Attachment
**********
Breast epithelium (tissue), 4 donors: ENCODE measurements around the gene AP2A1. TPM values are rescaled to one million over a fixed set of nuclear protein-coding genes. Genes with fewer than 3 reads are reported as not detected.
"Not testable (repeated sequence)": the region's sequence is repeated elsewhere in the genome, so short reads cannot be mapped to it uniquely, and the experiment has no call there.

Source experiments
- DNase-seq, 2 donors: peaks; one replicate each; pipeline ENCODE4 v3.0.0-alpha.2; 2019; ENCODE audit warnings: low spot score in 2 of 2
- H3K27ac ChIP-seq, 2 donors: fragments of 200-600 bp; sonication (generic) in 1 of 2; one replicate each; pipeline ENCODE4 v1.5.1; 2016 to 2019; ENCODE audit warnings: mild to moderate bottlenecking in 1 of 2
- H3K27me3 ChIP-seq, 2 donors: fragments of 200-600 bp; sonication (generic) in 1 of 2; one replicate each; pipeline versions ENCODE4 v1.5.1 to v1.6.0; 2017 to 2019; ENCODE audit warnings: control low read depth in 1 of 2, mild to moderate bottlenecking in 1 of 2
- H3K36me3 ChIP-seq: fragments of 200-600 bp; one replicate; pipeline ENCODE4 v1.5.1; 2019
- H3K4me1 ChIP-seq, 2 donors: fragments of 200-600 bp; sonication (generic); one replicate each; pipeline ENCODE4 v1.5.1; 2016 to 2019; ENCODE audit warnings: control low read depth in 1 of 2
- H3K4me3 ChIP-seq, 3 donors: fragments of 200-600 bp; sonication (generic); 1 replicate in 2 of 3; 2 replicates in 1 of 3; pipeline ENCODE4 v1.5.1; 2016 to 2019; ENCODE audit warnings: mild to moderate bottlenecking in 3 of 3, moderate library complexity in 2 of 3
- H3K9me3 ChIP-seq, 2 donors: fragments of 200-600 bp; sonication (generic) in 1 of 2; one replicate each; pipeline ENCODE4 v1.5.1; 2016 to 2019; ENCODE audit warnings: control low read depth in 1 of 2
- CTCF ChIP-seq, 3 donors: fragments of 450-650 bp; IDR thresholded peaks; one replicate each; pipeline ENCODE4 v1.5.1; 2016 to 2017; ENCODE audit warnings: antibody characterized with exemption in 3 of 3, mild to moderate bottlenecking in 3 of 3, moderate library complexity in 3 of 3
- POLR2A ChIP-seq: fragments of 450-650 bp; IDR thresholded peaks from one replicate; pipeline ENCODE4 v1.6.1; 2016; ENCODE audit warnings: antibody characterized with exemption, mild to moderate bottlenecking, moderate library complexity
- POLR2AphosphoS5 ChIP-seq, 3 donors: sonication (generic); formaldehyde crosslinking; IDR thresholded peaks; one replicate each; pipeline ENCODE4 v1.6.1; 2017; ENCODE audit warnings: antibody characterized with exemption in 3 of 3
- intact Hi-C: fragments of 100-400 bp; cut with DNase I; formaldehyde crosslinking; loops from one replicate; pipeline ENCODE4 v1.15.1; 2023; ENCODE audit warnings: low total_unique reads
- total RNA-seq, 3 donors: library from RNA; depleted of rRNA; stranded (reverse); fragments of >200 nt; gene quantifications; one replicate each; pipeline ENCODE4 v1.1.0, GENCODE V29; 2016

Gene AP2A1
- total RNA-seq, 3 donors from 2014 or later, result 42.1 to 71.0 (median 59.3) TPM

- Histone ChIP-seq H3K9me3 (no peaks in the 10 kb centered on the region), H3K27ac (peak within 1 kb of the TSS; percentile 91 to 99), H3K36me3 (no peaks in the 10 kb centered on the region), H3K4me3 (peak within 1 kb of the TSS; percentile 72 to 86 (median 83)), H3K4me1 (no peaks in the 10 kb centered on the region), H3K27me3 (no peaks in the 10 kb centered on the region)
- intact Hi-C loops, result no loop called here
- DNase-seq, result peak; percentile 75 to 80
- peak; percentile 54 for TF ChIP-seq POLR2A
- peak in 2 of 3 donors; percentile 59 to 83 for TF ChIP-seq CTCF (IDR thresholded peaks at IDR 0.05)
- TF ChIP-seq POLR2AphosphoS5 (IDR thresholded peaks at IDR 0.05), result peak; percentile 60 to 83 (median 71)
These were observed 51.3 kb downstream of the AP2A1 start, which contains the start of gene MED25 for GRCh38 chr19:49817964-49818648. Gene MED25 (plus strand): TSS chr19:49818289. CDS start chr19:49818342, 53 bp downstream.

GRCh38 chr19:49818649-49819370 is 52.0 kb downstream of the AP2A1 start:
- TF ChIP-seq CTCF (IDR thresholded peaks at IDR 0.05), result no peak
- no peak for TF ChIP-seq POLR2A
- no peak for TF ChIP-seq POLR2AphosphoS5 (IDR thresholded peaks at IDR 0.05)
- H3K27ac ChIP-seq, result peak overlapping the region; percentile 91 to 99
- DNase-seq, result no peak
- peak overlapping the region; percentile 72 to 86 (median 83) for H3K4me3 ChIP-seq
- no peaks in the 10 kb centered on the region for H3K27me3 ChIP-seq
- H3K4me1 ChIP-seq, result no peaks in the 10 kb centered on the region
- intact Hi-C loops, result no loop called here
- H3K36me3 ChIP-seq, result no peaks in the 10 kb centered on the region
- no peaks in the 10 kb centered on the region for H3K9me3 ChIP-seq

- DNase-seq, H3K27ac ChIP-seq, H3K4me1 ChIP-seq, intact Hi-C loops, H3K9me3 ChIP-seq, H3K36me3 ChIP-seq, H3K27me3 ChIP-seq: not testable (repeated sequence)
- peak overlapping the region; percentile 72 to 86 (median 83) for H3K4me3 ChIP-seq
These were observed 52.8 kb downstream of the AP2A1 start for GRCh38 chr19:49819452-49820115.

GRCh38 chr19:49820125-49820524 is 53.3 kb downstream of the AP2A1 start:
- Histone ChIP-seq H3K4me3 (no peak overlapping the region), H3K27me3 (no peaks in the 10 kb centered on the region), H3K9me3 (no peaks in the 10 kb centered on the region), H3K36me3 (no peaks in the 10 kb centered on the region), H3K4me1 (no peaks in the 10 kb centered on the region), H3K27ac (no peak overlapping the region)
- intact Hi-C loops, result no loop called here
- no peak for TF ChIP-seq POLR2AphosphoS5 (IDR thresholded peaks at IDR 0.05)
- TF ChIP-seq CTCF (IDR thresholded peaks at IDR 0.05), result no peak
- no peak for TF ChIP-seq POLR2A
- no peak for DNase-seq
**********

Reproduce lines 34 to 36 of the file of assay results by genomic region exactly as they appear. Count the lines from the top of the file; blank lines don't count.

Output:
- intact Hi-C loops, result no loop called here
- H3K36me3 ChIP-seq, result no peaks in the 10 kb centered on the region
- no peaks in the 10 kb centered on the region for H3K9me3 ChIP-seq